Monday, August 6, 2012

Tribal Trout

After our attempt at catching a few smallmouth the other day, Dad and I decided to switch gears a little bit and try for trout. For the past few years, we have talked about fishing the waters on the Qualla Boundry, which is the Eastern Band of the Cherokee Indian Reservation in western North Carolina. These waters are different than the trout waters I'm used to, first and foremost because my North Carolina fishing license is not required or even accepted. The waters within the reservation require a separate permit from the Cherokee, with a daily permit costing $10.00. These waters are heavily stocked, but also heavily fished from what I understand. There is a ten fish daily limit in all the tribal waters other than the special regulations area on the Raven Fork. This was only my second attempt at fishing in Cherokee, having gone once last year with a friend.
Cherokee Fishing Regulations Book

I was hoping for success, especially since the Cherokee waters are stocked frequently and heavily. We began our fishing trip by stopping by the local fly shop for a few flies, advice, and our fishing permits. In the process, I heard about a new (to me) smallmouth river not too far from Cherokee that will have to be explored in the near future. This is one reason I always try to stop in and give a little business to fly shops, over the years I have been given both advice and instruction that has helped me as a fly fisherman. After stopping for the flies and permits, we decided to try fishing the Oconoluftee River first. This is the biggest of the water in Cherokee, and flows down through the town. We went a little above town, but after fishing for a while we decided a little smaller water (with hopefully easier wading) might be more suitable for us. 
Looking Downstream - Raven Fork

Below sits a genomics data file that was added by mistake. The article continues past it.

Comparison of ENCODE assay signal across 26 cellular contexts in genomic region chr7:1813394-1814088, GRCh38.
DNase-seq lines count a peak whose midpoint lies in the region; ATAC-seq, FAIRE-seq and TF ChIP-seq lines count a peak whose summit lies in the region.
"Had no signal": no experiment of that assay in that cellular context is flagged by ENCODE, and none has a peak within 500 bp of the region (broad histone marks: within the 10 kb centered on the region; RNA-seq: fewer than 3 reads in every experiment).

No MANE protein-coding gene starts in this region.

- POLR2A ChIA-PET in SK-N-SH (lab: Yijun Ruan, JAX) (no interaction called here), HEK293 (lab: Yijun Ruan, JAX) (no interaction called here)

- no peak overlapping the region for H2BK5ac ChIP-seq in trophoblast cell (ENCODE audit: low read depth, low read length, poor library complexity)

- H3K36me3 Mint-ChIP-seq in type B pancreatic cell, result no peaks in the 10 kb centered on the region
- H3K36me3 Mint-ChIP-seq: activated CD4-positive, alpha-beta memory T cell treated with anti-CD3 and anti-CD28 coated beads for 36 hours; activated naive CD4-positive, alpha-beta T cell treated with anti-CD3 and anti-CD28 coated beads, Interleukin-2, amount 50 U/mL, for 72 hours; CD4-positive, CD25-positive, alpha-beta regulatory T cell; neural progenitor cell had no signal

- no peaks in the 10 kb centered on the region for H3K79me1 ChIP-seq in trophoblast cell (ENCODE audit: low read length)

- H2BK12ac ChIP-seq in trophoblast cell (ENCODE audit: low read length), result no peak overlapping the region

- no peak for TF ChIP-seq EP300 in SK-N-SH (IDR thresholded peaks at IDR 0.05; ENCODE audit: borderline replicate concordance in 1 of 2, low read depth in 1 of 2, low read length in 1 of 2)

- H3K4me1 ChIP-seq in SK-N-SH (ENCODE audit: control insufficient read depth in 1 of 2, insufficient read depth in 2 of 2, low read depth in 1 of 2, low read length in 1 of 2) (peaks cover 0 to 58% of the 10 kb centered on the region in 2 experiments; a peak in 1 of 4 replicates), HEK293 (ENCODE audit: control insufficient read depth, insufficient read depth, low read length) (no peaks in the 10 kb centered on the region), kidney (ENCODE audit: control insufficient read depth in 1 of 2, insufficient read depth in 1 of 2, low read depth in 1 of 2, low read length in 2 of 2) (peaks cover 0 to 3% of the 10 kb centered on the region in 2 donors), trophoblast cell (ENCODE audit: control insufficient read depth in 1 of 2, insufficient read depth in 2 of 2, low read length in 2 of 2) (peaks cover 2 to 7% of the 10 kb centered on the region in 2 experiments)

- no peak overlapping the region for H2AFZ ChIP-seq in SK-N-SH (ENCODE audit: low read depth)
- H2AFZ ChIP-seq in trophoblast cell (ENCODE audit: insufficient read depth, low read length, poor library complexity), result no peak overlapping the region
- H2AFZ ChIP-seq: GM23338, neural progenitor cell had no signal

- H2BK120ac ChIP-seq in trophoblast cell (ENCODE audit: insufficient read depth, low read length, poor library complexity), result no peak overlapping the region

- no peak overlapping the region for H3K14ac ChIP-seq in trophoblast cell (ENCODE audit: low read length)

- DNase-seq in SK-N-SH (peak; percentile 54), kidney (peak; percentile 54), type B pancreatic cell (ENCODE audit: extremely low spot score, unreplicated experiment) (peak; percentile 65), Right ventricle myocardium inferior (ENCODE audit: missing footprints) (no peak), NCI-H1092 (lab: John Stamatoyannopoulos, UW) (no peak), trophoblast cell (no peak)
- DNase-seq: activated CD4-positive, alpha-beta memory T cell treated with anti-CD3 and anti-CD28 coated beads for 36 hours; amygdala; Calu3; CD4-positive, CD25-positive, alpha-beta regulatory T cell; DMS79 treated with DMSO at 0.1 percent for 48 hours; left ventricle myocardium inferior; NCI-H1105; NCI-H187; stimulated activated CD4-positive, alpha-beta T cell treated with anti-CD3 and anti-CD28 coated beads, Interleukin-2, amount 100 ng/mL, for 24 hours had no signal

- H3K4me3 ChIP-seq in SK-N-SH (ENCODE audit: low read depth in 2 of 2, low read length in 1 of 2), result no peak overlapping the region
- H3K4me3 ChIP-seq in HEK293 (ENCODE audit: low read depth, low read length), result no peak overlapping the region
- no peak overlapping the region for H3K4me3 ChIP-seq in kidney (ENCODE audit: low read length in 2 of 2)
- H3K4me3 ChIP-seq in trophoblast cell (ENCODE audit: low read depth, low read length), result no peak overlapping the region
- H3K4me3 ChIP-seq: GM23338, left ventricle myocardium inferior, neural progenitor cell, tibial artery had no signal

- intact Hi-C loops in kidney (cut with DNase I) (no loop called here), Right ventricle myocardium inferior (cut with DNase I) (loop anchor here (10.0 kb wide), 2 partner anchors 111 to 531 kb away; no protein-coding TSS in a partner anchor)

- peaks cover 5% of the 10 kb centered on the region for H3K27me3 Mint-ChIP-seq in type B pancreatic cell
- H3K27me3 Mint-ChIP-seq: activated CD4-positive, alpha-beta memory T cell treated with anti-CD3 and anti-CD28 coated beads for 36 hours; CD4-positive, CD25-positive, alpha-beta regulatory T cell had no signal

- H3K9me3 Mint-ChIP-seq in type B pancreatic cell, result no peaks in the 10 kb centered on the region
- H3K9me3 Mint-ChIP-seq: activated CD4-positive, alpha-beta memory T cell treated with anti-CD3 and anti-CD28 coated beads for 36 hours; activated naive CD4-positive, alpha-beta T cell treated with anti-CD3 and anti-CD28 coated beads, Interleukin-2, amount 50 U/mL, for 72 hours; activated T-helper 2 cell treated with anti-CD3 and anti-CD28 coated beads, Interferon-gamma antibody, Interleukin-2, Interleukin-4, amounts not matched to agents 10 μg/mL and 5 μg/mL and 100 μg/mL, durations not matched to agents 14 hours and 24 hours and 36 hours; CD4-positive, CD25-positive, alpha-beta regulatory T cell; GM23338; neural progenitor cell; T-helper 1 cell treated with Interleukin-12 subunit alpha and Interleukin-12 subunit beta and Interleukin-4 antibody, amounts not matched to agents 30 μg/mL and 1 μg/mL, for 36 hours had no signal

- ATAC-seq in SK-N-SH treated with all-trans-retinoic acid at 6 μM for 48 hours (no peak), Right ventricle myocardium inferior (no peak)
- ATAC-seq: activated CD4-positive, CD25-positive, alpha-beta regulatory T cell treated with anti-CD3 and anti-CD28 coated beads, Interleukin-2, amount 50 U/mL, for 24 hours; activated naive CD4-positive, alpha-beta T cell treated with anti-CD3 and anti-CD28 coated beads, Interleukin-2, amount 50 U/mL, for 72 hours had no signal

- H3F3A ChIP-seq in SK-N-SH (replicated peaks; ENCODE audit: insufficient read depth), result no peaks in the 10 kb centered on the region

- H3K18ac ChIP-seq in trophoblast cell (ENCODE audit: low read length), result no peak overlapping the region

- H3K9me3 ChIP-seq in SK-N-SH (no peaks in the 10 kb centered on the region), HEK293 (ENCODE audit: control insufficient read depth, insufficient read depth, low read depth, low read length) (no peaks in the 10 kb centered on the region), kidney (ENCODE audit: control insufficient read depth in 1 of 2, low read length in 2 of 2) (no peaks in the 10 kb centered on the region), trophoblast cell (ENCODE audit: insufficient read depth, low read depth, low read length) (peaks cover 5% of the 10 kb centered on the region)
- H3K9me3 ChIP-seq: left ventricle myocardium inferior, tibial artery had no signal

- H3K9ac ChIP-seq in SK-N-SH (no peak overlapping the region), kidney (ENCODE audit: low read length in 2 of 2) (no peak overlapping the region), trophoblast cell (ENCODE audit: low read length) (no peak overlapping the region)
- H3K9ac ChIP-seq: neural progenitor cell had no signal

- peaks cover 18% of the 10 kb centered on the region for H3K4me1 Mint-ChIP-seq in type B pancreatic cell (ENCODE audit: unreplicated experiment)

The next stop was along the Raven Fork, above the special Catch and Release Trophy Trout area. This is an area that I'm interested in fishing at some point. It is a fly fishing only, catch and release area that is stocked with large trout. Some of the pictures of the trout I've seen caught here have been impressive! This area does require an extra permit to fish, and since Dad decided to try his luck with spinners we passed on the fly fishing only area. Based on the advice I had received at the fly shop, I rigged up a tandem nymph rig. Fishing two flies, either nymphs in tandem or a dry and dropper, is a technique I have often read about but rarely used. The few times before when I tried this technique, most of the time I wound up giving up and switching to a single fly after a few casts. I decided today would be the day that I gave it a good honest try, even if it did mean untangling flies occasionally. I don't want to say that I finally figured this method out, but I did seem to have a little more success casting this rig today compared to past experiences. I rigged up a golden stonefly nymph with a pink San Juan for a dropper, based on the advice to use something bright for these stocked trout. A few casts later, I was into a nice brown trout.
Cherokee Brown
I thought this might be a good sign, but after this first trout Dad and I both went a couple of hours without a strike. I met a few other fishermen along the river, and it seemed like the same thing all over. They had caught one or two, but that was about all. We stuck with it though, and I think Dad said it best when I said something to him about wishing he could catch a few. He said, "It doesn't matter, this is still a lot of fun!". I have to say I agree with him, fishing is always fun, but I will be honest enough to admit catching a few doesn't hurt either. 
Dad fishing a run
After a lunch break, we went back and fished a while longer. I had switched to a small pheasant tail nymph by this time, hoping something a little more natural looking would be productive. I did manage to hook a small wild rainbow trout, but he decided that he didn't want to be photographed and slipped out of my hand before I could get a picture. That was the extent of the action for the day, but we did get the chance to see some pretty country and fish a new stretch of water together. I was hoping to see an elk, but no such luck. The closest we came was an elk crossing sign on US 19 between Maggie Valley and Cherokee. I will be back at some point to try fishing here again, and that trophy section is still on my list of places to try. It is well worth the trip to see the Smokies and take in the scenery, whether or not the fish are biting.

Thanks for stopping by!

- Joseph

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